A puppy and child with an abacus (Image: Getty)

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If you’ve ever given your dog a few less treats in his bowl than usual, you’ve probably noticed his sad, accusing stare.

And if you’re wondering if he knows exactly how many treats he’s missing out on, the answer is – probably!

For decades, scientists have been trying to discover if dogs can count and do simple maths.

Like their human owners, dogs are great at numerosity – estimating the number of things in a group, for example how many dogs are in a park.

In tests carried out by Emory University in Atlanta, Georgia, it was observed that dogs’ understanding of numerical quantity lights up the same brain activity as in a human, in the parietal cortex.

Dogs are opportunistic and will snatch food closest to them.

But researchers noticed that if two bowls of treats were placed an equal distance apart from the pooch, he would choose the bowl that contained the most food.

Labs in the lab

(Image: Getty)

Working dogs, especially Border Collies, Spaniels and Labradors, are among the breeds that demonstrate a particular understanding of counting.

In trials, dogs were sent to retrieve a number of ducks. Those who brought back two ducks knew they had to go back and find the missing one.

This seemed to be an inherited skill rather than learned, as researchers ran the experiment with pet dogs as well as trained hounds – although the trained dogs did better at the challenge.

The dog and tot test

A greyhound with a calculator
(Image: Getty)

Rebecca West of De Montfort University and Robert Young of the Catholic University of Minas Gerais in Brazil proved that dogs understand simple arithmetic. They used a technique known as preferential viewing, which was previously used to test if babies and infants can count.

The scientists showed 11 dogs a treat, then put it behind a low screen. They then showed the dogs a second treat and placed it with the first. When the screen was removed to reveal two treats, the dogs showed no interest.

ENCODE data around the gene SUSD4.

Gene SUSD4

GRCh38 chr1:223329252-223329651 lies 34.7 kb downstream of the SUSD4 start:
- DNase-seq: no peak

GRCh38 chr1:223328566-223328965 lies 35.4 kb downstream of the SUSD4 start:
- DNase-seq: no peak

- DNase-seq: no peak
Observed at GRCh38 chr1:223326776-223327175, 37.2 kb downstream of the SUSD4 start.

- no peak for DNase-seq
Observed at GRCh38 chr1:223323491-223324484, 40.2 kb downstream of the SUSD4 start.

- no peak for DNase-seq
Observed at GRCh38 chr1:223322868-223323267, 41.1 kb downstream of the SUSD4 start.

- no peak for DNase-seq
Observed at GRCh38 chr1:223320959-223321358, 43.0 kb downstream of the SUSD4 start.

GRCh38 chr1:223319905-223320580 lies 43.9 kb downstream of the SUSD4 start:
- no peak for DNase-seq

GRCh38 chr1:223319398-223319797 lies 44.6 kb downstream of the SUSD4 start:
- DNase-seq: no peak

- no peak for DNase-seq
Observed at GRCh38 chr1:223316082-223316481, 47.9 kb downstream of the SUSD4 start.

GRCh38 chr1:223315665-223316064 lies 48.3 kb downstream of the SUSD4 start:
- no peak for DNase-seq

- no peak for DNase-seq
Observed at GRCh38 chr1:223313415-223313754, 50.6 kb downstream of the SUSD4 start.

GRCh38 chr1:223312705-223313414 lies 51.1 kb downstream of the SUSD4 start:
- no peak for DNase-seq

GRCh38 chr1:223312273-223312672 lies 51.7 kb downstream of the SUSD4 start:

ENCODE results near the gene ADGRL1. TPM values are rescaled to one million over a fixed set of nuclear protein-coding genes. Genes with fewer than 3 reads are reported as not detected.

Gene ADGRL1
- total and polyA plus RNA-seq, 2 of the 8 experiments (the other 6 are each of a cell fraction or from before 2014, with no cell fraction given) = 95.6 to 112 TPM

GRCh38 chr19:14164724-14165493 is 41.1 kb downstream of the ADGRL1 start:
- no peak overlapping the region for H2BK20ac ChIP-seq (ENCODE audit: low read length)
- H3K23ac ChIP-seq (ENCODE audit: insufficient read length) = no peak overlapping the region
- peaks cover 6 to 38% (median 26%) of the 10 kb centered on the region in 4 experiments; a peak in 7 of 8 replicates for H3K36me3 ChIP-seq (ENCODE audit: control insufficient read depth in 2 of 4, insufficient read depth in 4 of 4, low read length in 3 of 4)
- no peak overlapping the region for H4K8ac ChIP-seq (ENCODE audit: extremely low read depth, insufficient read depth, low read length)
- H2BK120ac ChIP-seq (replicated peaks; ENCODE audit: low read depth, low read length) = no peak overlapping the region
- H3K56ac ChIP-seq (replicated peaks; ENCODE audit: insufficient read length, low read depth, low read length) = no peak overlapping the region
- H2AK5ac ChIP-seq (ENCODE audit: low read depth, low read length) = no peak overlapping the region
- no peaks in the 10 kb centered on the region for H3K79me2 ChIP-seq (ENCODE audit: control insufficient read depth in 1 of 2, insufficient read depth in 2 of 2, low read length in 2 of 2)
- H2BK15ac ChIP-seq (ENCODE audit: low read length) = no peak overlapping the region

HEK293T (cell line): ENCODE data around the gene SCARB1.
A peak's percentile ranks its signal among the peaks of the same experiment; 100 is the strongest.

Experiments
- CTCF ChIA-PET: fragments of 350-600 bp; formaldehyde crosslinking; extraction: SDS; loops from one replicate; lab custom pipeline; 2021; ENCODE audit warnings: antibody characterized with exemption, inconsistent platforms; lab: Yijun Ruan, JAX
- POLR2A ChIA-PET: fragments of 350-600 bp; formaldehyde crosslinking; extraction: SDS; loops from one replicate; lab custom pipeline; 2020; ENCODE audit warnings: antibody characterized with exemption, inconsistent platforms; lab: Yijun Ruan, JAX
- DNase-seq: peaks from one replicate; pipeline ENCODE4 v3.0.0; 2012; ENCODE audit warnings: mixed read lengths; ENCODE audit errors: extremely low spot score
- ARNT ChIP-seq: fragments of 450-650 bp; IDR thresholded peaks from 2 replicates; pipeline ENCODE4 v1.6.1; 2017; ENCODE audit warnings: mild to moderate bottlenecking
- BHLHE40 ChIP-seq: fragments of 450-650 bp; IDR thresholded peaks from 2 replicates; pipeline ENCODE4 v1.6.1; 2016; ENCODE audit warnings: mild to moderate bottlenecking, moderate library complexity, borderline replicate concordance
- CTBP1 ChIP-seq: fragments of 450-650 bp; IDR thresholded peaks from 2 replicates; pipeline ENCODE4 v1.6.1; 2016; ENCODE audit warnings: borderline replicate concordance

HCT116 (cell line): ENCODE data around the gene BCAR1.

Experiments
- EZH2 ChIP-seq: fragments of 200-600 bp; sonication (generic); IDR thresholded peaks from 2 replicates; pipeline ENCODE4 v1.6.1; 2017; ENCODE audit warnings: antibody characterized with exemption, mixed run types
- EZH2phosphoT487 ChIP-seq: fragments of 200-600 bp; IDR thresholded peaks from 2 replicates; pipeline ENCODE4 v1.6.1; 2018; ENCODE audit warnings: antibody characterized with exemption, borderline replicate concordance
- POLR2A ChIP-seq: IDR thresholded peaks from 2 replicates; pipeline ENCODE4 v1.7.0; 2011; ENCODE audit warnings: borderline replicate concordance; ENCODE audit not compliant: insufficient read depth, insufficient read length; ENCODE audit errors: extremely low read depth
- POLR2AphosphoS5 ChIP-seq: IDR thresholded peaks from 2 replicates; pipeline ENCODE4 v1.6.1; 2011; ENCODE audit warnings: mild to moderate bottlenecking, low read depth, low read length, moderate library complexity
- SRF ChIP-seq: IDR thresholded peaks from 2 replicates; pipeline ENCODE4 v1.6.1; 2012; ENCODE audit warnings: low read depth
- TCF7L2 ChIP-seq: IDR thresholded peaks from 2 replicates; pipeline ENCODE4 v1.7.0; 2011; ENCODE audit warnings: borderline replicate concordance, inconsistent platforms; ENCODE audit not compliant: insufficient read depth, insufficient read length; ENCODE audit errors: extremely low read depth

But when the researchers removed a treat, or added an extra, so the dogs saw one or three treats, they showed signs of surprise. The dogs, just like infants in the human tests, had done the maths and knew instinctively that the answer in front of them was wrong.

According to canine psychologist Dr Stanley Coren of the University of British Columbia, dogs “may not be Einsteins but are sure closer to humans than we thought.”

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He claims that according to several behavioural measures such as obedience, adaptation, and motivation, dogs have an intelligence equivalent to a child of two-and-a-half – and maths is only part of it.

But why would dogs need to count? It’s not just so they can keep track of the treats you’re giving them. In the wild, a mother dog needed to know how many pups she had, so she would know when to go in search of any stragglers.

That instinct has stayed with domestic canines even today – you might notice that your dog seems to count your family when you go out or come back home.

As for the age-old question as to who’s smarter, cats or dogs – science doesn’t yet have an answer.

Studies testing the ability of felines to do simple maths are hampered by the cats getting bored and walking away.